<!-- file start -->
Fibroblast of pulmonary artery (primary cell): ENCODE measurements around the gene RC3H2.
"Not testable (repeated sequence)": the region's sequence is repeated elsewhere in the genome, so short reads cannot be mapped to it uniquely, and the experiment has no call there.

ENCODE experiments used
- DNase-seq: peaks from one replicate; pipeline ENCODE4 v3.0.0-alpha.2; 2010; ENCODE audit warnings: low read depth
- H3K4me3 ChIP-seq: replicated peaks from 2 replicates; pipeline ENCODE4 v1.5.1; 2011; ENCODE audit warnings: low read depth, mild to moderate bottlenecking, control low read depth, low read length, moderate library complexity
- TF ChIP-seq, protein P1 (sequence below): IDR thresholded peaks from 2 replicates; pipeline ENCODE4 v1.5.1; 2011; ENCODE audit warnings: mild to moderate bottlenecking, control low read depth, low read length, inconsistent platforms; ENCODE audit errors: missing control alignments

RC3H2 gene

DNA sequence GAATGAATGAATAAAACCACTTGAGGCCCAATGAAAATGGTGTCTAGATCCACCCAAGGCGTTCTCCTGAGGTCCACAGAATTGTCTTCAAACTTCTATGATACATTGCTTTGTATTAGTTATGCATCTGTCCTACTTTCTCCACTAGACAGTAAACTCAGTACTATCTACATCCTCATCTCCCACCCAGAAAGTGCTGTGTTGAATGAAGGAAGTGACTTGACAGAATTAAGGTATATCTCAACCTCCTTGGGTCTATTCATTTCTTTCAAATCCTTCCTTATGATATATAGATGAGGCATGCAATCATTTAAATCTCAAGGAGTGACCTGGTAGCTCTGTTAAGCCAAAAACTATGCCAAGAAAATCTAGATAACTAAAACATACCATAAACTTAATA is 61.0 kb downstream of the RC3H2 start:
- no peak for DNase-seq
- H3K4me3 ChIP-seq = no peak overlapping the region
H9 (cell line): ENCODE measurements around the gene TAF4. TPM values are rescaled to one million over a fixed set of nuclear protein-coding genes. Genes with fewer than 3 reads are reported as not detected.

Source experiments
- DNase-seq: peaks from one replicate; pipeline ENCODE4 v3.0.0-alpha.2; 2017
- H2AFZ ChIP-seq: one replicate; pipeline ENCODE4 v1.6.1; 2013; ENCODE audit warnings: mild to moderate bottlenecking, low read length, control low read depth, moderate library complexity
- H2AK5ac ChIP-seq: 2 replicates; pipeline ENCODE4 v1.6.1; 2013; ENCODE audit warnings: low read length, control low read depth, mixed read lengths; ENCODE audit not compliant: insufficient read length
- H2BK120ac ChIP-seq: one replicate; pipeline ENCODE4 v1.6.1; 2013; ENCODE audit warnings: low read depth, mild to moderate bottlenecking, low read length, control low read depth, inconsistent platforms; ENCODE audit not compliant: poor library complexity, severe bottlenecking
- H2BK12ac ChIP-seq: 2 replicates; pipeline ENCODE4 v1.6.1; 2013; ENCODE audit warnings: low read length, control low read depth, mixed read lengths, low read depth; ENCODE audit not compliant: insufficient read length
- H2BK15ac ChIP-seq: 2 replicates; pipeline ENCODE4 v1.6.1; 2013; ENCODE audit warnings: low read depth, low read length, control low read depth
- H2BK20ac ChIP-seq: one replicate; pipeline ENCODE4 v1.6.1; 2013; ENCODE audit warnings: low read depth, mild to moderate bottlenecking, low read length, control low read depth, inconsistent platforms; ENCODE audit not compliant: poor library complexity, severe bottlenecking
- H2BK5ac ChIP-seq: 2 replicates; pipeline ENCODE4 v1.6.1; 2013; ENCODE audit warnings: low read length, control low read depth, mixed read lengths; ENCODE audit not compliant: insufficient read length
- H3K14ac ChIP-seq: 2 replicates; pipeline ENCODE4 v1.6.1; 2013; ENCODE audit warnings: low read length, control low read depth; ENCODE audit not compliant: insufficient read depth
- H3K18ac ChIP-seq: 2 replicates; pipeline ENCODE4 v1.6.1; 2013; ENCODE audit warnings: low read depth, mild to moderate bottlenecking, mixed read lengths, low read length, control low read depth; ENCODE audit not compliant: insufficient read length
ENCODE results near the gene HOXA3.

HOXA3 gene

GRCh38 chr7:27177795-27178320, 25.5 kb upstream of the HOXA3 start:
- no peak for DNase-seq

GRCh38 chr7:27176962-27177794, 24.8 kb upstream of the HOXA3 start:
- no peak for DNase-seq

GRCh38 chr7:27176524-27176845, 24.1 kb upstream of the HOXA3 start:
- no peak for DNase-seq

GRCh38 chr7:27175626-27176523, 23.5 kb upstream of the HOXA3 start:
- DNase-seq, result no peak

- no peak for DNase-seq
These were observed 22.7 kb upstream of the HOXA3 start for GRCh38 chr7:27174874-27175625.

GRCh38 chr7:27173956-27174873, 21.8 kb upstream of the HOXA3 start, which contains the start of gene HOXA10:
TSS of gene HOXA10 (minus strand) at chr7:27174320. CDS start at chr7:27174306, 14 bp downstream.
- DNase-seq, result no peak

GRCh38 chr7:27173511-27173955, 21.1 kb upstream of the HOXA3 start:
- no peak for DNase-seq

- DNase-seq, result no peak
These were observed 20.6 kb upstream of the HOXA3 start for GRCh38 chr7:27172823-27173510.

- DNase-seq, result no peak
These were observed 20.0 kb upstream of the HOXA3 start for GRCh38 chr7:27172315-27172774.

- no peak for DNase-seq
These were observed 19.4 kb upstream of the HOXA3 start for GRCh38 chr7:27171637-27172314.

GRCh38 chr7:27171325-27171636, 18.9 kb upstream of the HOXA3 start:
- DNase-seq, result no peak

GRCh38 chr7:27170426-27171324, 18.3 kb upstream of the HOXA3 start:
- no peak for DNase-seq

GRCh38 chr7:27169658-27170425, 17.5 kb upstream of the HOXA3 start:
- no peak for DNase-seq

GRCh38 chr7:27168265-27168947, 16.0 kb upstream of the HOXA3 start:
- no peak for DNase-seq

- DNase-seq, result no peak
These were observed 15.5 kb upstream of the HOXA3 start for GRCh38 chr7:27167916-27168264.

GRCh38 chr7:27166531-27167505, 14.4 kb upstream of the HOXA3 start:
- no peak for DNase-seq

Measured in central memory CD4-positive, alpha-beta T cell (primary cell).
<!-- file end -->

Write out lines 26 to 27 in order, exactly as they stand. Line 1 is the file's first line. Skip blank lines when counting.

- no peak for DNase-seq

GRCh38 chr7:27176962-27177794, 24.8 kb upstream of the HOXA3 start: